The accuracy of rotation evaluation forms was assessed to determine the usefulness of clinical performance ratings in predicting competence in a general surgery residency.
Longitudinal, 15-year, multifactorial, repeated-measures design.
University medical center residency training program.
General surgery and subspecialty residents (n=310) entering postgraduate training from 1976 to 1990 received 6459 rotation evaluations. Predictive efficiency of 4423 evaluations of a subsample of 199 residents admitted to the general surgery program during the study period was assessed using several outcome measures.
Main Outcome Measure:
Attending surgeons categorized and ranked residents' competence at the completion of training.
Rotation evaluations identified 77.8% of residents who involuntarily withdrew. Prediction of outcome category (problem, average, or superior residents), as well as final ranking (R2=.54), were demonstrated (P<.001). Evaluations of residents from the first year of training onward predicted outcome at the end of training (P<.01).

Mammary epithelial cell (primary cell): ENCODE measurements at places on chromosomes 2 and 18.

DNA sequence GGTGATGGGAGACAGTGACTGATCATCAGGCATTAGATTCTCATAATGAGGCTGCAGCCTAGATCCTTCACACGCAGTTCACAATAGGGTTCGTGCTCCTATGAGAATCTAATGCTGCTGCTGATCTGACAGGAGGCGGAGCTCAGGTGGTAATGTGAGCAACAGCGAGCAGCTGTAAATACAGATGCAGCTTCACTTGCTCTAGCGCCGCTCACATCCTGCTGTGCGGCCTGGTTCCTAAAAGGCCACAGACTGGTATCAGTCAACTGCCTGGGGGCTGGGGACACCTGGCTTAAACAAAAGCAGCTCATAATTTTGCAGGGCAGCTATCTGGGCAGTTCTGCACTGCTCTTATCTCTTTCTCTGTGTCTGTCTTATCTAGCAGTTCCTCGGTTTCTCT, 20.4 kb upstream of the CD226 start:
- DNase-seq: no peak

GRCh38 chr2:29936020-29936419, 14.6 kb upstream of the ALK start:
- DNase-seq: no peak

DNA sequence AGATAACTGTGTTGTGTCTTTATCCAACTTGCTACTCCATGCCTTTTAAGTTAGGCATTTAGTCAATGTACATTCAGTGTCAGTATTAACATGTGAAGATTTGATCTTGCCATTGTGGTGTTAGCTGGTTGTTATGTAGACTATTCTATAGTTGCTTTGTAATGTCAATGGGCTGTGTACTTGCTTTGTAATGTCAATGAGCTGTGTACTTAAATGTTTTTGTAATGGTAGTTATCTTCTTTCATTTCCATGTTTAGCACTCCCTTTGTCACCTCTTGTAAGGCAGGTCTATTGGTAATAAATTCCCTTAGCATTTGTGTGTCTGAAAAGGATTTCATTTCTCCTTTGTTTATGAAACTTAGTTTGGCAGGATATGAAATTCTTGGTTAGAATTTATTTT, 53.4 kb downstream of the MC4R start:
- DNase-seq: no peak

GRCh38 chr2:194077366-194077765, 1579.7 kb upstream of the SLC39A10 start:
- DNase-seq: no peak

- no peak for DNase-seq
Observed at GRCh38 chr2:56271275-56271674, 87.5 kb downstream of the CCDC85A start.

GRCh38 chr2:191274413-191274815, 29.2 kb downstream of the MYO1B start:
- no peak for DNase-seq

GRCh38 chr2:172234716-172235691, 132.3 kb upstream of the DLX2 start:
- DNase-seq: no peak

Rotation evaluations demonstrate predictive validity in documenting resident performance, particularly when the accuracy of individual raters is known.(Arch Surg. 1994;129:1067-1073)
Schueneman AL, Carley JP, Baker WH. Residency Evaluations: Are They Worth the Effort? Arch Surg. 1994;129(10):1067–1073. doi:10.1001/archsurg.1994.01420340081015
Artificial Intelligence Resource Center
Customize your JAMA Network experience by selecting one or more topics from the list below.